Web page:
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What is the purpose of having two caches in the cores? Does the L1 cache refer to the L2 cache in the case of an L1 cache miss, or are do they store different information altogether?


I think if there is a cache miss with L1, then the processor checks L2. L1 is checked first as it is faster (because smaller) than L2.


@DudaK: Usually L1 cache store a subset of data of L2 cache, and when the CPU want some data which is not in L1 cache but in L2 cache, it will first read it to L1 cache and then to CPU. The reason why there are two caches is because L1 cache is faster and more expansive than L2 cache. So usually L2 cache is larger than L1 cache. Hope it solve your question.


Question: Does the above slide simply distinguish between quantity and quality when it comes to using data? I say this because both architectures use caching and the bottom one seems to care a lot less about cache misses than the top one in order to achieve its performance. Is there something deeper going on here than a mere difference in data reuse expectations? Why doesn't the GPU care as much about cache evictions and thrashing than the CPU even though both have the same number of logical cores/threads?


@Berry Just to clarify, CPU's and GPU's do not have the same number of cores/threads; the N is not the same for both diagrams.

One of the main reasons why GPU's don't care about caching nearly as much as CPU's is that the workloads given to GPU's generally don't have a lot of data-reuse. Since there are many more threads available on a GPU, a GPU gets its speedup from executing many tasks at once. On the other hand, a CPU has limited cores and thus must rely upon caching much more to get good performance. In order to keep all the cores busy, a GPU also needs a very high bandwidth memory bus to transfer data to the cores.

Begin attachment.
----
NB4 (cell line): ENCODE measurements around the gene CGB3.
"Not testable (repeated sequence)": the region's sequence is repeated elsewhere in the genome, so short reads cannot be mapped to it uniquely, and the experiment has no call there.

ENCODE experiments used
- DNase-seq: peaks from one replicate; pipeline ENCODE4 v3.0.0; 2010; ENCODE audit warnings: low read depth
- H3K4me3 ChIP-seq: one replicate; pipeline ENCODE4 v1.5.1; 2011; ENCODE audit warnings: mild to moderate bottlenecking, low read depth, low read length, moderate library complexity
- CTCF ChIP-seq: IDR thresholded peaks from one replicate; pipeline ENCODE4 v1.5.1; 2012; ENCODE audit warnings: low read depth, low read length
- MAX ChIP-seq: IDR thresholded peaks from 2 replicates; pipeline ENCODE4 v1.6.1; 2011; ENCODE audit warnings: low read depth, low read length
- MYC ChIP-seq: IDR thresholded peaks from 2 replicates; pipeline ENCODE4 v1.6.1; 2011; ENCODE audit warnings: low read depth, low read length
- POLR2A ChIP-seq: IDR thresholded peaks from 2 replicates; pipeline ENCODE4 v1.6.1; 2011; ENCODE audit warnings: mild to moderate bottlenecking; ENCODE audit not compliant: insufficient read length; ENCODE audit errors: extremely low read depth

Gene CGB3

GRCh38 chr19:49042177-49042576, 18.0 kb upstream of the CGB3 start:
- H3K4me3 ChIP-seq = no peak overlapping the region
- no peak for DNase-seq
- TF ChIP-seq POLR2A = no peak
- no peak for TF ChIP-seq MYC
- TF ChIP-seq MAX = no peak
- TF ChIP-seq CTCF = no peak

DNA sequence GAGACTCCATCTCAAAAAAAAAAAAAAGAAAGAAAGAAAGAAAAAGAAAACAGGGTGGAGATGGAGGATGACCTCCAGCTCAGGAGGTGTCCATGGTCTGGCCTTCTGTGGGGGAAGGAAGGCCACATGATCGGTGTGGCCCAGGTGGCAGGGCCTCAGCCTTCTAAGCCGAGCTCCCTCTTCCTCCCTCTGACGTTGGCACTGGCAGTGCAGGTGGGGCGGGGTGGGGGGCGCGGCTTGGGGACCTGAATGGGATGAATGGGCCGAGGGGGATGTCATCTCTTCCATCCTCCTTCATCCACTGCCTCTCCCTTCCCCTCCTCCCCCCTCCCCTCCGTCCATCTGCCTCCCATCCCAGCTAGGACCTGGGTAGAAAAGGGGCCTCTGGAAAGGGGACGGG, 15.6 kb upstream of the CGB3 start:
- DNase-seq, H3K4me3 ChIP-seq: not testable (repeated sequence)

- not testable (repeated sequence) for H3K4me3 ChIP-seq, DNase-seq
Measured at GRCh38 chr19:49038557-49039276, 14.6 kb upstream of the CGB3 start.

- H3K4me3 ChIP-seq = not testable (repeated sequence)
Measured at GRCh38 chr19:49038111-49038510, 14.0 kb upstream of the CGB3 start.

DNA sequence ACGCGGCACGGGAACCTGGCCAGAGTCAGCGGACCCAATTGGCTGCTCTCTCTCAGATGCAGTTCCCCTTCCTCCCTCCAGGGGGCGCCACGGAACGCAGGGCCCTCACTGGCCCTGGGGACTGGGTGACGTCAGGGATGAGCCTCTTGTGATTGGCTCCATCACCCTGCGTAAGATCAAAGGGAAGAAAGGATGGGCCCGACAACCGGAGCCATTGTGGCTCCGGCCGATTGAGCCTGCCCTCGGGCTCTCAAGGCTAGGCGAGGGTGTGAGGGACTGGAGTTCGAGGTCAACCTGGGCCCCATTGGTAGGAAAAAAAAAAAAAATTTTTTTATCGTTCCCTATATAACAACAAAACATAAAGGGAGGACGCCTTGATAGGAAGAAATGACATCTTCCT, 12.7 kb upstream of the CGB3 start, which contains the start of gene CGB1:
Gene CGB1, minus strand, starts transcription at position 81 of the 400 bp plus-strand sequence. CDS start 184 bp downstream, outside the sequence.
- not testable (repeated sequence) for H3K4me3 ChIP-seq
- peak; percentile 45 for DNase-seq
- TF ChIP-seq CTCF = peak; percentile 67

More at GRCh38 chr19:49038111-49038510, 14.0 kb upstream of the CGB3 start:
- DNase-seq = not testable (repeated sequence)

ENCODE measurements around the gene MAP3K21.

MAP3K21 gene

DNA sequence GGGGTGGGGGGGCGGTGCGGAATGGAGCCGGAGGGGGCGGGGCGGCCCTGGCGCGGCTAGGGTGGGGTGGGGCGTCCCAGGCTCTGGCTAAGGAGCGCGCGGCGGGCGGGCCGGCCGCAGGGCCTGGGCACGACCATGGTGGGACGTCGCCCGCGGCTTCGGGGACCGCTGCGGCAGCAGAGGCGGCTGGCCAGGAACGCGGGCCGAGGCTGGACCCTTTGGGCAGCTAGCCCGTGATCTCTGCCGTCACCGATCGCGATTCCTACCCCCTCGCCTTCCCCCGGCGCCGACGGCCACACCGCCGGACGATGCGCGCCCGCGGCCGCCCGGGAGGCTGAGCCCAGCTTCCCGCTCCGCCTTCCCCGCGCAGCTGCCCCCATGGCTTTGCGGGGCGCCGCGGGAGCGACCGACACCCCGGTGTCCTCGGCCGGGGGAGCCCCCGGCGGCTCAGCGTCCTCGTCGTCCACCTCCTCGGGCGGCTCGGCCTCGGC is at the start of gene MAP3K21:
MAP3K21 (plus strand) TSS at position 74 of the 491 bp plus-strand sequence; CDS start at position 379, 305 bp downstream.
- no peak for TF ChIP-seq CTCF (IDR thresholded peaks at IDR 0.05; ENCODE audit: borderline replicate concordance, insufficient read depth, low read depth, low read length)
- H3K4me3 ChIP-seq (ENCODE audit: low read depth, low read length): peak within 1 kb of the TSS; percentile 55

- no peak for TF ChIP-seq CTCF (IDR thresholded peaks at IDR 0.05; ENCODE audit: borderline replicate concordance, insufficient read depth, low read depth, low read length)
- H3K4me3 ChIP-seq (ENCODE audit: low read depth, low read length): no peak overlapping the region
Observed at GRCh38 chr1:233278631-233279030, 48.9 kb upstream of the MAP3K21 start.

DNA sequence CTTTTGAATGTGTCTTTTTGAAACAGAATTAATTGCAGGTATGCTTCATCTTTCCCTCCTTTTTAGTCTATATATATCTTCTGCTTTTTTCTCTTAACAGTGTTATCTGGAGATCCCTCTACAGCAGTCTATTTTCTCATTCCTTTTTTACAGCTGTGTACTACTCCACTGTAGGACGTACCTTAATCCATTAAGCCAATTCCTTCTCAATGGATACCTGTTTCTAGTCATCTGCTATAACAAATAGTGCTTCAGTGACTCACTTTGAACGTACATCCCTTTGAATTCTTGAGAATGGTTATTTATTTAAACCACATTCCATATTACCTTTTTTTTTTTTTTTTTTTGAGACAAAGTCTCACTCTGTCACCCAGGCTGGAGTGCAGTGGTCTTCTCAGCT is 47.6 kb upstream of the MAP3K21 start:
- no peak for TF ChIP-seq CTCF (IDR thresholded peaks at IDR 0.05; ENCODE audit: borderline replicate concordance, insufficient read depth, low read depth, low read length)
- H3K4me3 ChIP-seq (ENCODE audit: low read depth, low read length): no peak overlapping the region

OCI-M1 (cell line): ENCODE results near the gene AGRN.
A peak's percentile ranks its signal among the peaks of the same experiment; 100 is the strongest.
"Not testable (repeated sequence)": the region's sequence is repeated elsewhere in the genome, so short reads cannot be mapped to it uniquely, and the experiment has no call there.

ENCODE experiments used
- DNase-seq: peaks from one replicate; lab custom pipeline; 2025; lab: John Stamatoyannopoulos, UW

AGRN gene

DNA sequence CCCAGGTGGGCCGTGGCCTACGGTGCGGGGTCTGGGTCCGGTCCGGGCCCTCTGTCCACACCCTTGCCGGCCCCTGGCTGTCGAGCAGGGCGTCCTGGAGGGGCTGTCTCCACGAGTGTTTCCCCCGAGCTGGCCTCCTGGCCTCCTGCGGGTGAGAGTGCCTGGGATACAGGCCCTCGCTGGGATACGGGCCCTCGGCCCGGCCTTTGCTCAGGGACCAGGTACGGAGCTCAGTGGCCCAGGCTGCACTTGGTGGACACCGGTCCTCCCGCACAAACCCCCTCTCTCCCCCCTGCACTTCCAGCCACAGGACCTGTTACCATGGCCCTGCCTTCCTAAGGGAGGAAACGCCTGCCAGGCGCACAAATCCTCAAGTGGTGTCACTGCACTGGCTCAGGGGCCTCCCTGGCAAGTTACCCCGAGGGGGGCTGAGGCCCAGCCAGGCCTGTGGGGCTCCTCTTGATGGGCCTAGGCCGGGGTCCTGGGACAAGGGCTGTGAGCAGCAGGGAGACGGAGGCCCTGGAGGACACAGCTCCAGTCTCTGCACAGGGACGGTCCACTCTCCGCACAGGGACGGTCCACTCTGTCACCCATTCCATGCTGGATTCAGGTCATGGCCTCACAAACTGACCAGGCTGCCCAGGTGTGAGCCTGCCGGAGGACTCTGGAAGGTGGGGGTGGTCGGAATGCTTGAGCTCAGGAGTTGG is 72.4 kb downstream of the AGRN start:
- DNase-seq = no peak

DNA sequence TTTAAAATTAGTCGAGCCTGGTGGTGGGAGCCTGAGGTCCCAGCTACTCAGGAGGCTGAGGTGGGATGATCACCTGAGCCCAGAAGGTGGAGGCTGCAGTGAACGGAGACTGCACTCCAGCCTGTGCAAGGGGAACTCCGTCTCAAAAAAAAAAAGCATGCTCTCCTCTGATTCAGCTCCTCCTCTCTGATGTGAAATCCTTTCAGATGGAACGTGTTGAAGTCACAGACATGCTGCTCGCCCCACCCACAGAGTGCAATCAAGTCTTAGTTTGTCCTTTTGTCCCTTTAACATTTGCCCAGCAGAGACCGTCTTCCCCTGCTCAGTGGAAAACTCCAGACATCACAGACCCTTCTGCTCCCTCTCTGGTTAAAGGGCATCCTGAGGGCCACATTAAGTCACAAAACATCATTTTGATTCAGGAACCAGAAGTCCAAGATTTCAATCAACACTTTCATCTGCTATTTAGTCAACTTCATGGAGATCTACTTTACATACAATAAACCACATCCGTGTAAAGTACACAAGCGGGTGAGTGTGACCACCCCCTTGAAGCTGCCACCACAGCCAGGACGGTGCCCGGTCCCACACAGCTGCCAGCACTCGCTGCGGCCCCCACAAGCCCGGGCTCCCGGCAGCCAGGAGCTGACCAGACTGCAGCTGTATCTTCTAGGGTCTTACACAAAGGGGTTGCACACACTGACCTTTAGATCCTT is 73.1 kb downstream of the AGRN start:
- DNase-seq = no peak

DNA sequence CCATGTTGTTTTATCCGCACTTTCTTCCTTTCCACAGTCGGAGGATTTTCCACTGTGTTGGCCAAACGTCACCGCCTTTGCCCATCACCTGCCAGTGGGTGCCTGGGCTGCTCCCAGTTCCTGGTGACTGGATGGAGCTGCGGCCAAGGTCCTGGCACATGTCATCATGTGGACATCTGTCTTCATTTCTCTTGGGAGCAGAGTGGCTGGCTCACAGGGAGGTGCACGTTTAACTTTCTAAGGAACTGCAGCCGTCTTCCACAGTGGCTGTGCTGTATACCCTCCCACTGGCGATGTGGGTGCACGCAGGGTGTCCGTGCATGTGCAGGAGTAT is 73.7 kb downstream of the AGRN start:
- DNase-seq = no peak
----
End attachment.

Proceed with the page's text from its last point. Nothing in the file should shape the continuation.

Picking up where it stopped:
When we look at GPU's and CUDA in more detail, we'll learn more about the types of memory available to GPU programmers. You can make small optimizations by placing data that is to be only read in read-only memory. Also, threads in the same block share block memory. So, there are ways to improve the memory usage of GPU's, but that's not the primary optimization that is emphasized.


The point of this slide is that the memory hierarchies of CPUs and GPUs are quite different. A key feature of the CPU memory hierarchy is the presence of large caches to minimize latency. Since the hope is that most memory requests get serviced from the caches, less bandwidth out to main memory is necessary. (Caches not only act as a mechanism to reduce the latency of data access, they act as a filter "absorbing" many of the memory fetches that would have consumed bandwidth if they needed to be services by DRAM.)

The GPU memory hierarchy features smaller caches but much larger main memory bandwidth. GPU architects anticipate workloads that don't cache as well as CPU workloads, so they leave big caches out of the design and instead design extremely high bandwidth memories and highly multi-threaded processors to hide the latency of all the resulting high-latency memory fetches.


Where does Intel's Xeon Phi fall into this spectrum? If I remember correctly, they schedule their threads using a software scheduler (thus non single cycle scheduling time?) so I imagine they would need a coarser partitioning of work.

Additionally, Xeon Phi's have a much more coherent cache than GPUs. How does this affect the performance of programs written for the Xeon Phi?

I was also told that NVIDIA's SIMD implementation includes a PC register per lane while Intel's does not, thus requiring the user to manually manage masks for branch divergence. Is this true and is having a PC per lane the only solution? How would that even be supported in Intel's programming model?